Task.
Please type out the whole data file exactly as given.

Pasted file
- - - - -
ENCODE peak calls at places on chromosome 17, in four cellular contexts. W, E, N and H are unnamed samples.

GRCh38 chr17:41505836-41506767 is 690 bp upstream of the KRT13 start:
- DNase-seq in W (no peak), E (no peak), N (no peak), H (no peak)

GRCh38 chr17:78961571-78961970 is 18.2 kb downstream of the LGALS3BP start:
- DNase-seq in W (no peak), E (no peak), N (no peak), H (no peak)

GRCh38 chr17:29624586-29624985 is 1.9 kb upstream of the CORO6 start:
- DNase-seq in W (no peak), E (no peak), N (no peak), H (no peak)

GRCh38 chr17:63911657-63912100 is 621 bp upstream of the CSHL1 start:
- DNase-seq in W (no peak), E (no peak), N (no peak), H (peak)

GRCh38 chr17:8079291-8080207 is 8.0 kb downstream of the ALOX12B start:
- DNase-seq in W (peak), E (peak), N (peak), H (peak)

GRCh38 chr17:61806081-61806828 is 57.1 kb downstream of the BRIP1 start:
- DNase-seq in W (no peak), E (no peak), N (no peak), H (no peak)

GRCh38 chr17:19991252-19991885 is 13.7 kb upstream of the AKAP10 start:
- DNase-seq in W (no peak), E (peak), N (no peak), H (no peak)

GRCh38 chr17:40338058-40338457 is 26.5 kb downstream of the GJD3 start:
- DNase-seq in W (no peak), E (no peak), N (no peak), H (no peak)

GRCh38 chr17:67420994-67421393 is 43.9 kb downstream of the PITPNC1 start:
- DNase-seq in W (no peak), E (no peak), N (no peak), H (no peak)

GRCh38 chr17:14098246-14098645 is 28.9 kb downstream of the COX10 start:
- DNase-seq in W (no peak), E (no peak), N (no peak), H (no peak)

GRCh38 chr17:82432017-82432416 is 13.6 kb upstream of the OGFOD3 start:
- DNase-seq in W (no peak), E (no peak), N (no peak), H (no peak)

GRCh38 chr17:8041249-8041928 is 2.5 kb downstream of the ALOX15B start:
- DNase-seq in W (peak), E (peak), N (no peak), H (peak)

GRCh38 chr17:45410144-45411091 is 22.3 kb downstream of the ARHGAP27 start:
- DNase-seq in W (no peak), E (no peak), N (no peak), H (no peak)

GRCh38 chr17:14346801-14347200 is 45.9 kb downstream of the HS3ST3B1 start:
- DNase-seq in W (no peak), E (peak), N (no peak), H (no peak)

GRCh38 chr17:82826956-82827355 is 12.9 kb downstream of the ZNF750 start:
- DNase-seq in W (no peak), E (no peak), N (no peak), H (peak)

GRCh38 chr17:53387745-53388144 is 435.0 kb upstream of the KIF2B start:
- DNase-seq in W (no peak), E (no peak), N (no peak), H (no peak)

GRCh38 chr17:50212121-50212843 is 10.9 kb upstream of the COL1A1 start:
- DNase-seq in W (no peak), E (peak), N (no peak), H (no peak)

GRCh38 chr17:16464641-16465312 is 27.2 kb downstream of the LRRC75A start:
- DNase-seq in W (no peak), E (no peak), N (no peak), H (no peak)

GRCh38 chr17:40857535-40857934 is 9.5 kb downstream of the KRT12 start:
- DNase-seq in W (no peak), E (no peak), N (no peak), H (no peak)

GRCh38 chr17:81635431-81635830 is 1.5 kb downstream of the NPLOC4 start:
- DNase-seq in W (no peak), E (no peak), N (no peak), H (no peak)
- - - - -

ENCODE peak calls at places on chromosome 17, in four cellular contexts. W, E, N and H are unnamed samples.

GRCh38 chr17:41505836-41506767 is 690 bp upstream of the KRT13 start:
- DNase-seq in W (no peak), E (no peak), N (no peak), H (no peak)

GRCh38 chr17:78961571-78961970 is 18.2 kb downstream of the LGALS3BP start:
- DNase-seq in W (no peak), E (no peak), N (no peak), H (no peak)

GRCh38 chr17:29624586-29624985 is 1.9 kb upstream of the CORO6 start:
- DNase-seq in W (no peak), E (no peak), N (no peak), H (no peak)

GRCh38 chr17:63911657-63912100 is 621 bp upstream of the CSHL1 start:
- DNase-seq in W (no peak), E (no peak), N (no peak), H (peak)

GRCh38 chr17:8079291-8080207 is 8.0 kb downstream of the ALOX12B start:
- DNase-seq in W (peak), E (peak), N (peak), H (peak)

GRCh38 chr17:61806081-61806828 is 57.1 kb downstream of the BRIP1 start:
- DNase-seq in W (no peak), E (no peak), N (no peak), H (no peak)

GRCh38 chr17:19991252-19991885 is 13.7 kb upstream of the AKAP10 start:
- DNase-seq in W (no peak), E (peak), N (no peak), H (no peak)

GRCh38 chr17:40338058-40338457 is 26.5 kb downstream of the GJD3 start:
- DNase-seq in W (no peak), E (no peak), N (no peak), H (no peak)

GRCh38 chr17:67420994-67421393 is 43.9 kb downstream of the PITPNC1 start:
- DNase-seq in W (no peak), E (no peak), N (no peak), H (no peak)

GRCh38 chr17:14098246-14098645 is 28.9 kb downstream of the COX10 start:
- DNase-seq in W (no peak), E (no peak), N (no peak), H (no peak)

GRCh38 chr17:82432017-82432416 is 13.6 kb upstream of the OGFOD3 start:
- DNase-seq in W (no peak), E (no peak), N (no peak), H (no peak)

GRCh38 chr17:8041249-8041928 is 2.5 kb downstream of the ALOX15B start:
- DNase-seq in W (peak), E (peak), N (no peak), H (peak)

GRCh38 chr17:45410144-45411091 is 22.3 kb downstream of the ARHGAP27 start:
- DNase-seq in W (no peak), E (no peak), N (no peak), H (no peak)

GRCh38 chr17:14346801-14347200 is 45.9 kb downstream of the HS3ST3B1 start:
- DNase-seq in W (no peak), E (peak), N (no peak), H (no peak)

GRCh38 chr17:82826956-82827355 is 12.9 kb downstream of the ZNF750 start:
- DNase-seq in W (no peak), E (no peak), N (no peak), H (peak)

GRCh38 chr17:53387745-53388144 is 435.0 kb upstream of the KIF2B start:
- DNase-seq in W (no peak), E (no peak), N (no peak), H (no peak)

GRCh38 chr17:50212121-50212843 is 10.9 kb upstream of the COL1A1 start:
- DNase-seq in W (no peak), E (peak), N (no peak), H (no peak)

GRCh38 chr17:16464641-16465312 is 27.2 kb downstream of the LRRC75A start:
- DNase-seq in W (no peak), E (no peak), N (no peak), H (no peak)

GRCh38 chr17:40857535-40857934 is 9.5 kb downstream of the KRT12 start:
- DNase-seq in W (no peak), E (no peak), N (no peak), H (no peak)

GRCh38 chr17:81635431-81635830 is 1.5 kb downstream of the NPLOC4 start:
- DNase-seq in W (no peak), E (no peak), N (no peak), H (no peak)